My father always treated Grandpa Jones with respect and helped him around the farm when needed, and Grandpa soon returned that respect. He gave my mom and dad a lot next to the farm at the same time he gave one to his oldest son and daughter-in-law. My father built a cape cod house for us on that lot.
Dad was an excellent father. He was firm, but fair, and had a good sense of humor. He read to us and sang songs to us and best of all he loved us. He taught and showed us by example what was important; honesty and respect for others. Years and years before the Civil Rights Movement, my dad preached equality, that all people were equal. He was so honest that to this day, I still feel guilty about the marble I put in my pocket and took home from a cousin's house. Even though he never found out about what I had done, I felt I let him down by that dishonest act.
I could fill pages and pages with what a great husband, father and person he was, but I'm going to give one example. My Grandma Jones was probably one of the world's worse cooks. At a large extended family reunion, she took boiled chicken. Picture grayish, uncoated, unseasoned boiled chicken on a platter next to dish after dish of mouth-watering, golden-brown, fried chicken brought by others. My father didn't care much for chicken in any form after years and years of his father raising chickens and that being the meat most often cooked and served, but he took a helping of Grandma's chicken and ate it. I think he was the only one who did. That's the kind of man he was - unfailingly kind and compassionate.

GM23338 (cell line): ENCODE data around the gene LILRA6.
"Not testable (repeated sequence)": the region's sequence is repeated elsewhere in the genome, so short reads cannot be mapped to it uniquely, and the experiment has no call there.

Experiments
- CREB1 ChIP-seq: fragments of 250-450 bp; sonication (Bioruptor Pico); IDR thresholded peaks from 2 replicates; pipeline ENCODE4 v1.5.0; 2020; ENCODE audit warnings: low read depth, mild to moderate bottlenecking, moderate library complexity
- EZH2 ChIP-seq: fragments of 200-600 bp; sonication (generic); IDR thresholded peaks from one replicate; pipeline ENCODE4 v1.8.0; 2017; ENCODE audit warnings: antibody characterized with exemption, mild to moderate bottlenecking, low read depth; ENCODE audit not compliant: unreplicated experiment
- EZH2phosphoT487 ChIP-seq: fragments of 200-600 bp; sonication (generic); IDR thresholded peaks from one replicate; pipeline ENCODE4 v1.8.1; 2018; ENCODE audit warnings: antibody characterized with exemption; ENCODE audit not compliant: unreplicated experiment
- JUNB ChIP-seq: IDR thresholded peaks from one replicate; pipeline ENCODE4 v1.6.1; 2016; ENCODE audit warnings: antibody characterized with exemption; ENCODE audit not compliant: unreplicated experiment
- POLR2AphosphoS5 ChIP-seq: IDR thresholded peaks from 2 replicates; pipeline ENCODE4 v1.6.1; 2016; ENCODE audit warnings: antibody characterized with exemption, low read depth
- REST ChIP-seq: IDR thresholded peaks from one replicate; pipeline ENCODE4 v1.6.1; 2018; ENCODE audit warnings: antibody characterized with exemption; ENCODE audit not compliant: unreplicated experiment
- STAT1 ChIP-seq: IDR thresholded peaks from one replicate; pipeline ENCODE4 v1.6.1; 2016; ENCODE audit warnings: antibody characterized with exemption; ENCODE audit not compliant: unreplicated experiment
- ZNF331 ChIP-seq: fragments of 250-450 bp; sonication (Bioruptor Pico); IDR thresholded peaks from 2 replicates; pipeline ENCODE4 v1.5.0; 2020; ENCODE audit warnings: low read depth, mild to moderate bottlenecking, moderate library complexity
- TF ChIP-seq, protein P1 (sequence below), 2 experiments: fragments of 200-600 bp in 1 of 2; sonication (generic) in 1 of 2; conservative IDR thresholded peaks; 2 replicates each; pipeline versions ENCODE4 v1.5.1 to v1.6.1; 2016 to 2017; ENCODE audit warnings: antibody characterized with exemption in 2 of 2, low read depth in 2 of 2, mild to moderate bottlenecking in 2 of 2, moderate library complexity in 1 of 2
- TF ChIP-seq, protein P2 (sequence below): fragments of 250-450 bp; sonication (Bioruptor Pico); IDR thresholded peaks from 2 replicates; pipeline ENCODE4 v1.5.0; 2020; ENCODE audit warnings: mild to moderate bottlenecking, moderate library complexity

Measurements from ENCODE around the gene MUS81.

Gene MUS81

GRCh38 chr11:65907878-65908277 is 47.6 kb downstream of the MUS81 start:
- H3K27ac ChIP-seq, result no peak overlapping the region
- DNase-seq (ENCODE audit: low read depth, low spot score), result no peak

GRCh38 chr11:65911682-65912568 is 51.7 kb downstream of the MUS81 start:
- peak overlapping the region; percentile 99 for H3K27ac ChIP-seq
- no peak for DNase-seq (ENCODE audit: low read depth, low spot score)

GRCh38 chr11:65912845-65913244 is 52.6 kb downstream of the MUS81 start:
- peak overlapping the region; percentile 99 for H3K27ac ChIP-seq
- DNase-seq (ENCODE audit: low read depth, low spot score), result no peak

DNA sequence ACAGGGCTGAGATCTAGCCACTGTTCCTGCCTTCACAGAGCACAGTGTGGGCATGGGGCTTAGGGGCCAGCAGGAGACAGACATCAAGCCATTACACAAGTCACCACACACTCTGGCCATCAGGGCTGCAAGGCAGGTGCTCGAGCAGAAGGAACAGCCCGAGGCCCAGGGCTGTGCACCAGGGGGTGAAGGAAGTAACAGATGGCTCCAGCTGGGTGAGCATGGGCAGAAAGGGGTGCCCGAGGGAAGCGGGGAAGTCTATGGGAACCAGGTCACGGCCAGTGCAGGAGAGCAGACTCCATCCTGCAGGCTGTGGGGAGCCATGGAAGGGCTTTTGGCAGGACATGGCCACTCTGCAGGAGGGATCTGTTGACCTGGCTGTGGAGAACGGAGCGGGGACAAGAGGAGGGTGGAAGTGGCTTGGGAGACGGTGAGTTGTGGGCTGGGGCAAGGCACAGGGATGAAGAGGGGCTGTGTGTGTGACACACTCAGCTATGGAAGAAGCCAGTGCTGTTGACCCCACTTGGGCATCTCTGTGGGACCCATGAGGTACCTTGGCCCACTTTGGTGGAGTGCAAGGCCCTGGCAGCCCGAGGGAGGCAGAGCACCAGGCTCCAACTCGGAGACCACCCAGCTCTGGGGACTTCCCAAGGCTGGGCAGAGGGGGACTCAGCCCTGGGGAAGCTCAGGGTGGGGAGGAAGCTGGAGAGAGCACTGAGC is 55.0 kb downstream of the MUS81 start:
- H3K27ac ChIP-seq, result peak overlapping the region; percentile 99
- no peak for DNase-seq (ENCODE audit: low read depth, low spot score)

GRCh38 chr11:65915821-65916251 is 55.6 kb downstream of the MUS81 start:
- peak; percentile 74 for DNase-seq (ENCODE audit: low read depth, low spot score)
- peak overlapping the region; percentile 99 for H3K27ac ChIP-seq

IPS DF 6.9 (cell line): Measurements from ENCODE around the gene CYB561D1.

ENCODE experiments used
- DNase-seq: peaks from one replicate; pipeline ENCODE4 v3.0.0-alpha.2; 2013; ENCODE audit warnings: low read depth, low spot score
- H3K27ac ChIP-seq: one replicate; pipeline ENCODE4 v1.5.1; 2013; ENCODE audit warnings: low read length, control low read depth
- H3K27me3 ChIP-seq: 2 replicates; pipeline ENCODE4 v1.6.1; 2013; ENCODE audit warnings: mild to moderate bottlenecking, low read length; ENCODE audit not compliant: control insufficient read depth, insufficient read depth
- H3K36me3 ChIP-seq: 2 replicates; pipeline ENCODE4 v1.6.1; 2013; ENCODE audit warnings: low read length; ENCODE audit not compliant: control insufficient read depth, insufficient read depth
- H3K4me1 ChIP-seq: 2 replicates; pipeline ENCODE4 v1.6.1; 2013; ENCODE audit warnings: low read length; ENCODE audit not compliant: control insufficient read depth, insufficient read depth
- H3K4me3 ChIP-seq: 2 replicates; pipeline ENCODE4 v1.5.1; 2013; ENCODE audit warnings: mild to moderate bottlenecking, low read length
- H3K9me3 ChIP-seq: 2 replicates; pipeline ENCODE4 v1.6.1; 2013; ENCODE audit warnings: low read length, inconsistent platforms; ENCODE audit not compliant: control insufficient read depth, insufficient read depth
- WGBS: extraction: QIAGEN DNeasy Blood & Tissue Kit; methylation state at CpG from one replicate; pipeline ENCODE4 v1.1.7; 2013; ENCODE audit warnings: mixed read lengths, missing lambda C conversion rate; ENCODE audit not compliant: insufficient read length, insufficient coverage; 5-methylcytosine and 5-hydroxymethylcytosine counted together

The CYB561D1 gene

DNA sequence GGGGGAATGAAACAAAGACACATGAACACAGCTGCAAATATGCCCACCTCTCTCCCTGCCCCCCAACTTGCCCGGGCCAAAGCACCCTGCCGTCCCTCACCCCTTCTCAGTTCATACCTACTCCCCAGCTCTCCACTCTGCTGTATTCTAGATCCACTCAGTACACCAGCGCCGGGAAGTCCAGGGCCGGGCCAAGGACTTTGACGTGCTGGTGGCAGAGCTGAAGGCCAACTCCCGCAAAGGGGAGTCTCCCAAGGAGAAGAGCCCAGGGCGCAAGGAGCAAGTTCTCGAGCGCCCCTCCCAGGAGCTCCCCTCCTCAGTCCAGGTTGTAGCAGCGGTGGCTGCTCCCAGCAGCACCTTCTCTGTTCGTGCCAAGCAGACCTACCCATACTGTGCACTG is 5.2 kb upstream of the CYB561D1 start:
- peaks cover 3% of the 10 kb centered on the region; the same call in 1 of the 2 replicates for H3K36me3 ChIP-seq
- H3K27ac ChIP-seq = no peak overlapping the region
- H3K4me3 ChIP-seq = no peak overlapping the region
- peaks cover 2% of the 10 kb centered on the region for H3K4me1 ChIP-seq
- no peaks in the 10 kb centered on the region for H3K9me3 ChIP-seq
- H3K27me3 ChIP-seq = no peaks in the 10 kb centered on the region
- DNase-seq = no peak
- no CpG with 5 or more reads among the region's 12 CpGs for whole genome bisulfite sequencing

Dad was a listener, too. When we'd go on vacations or camping trips, he'd disappear for a while and then came back with wonderful stories about people he'd met; people who opened up to his genuine interest and told them their story. Stories like the one he'd heard from an old man fishing on a dock of a river in West Virginia. The old man had worked hard to send his first child to college, and after that each child helped the next one until all his nine children had a college education. For years and years when I'd meet someone who knew my father, their faces would light up with smiles as they'd tell me about what a special man he was, and something they'd always remember about him. In fact, I got my first job after graduating during an economic downturn in the econmy because of him. After several months of pounding the streets looking for a job, a woman interviewed me who had once danced with him at an office party - or wedding, maybe. Her husband was the vice-president of Dad's company. She had such fond memories of meeting him that she hired his shy and awkward daughter. He had a way about him - not flirtatious, just a nice guy with a nice smile who liked people.
It's been over twenty years since Dad died, and my siblings and I still miss him. He was the scaffolding on which each of us built our lives.
Who do you have who made a positive influence on your life?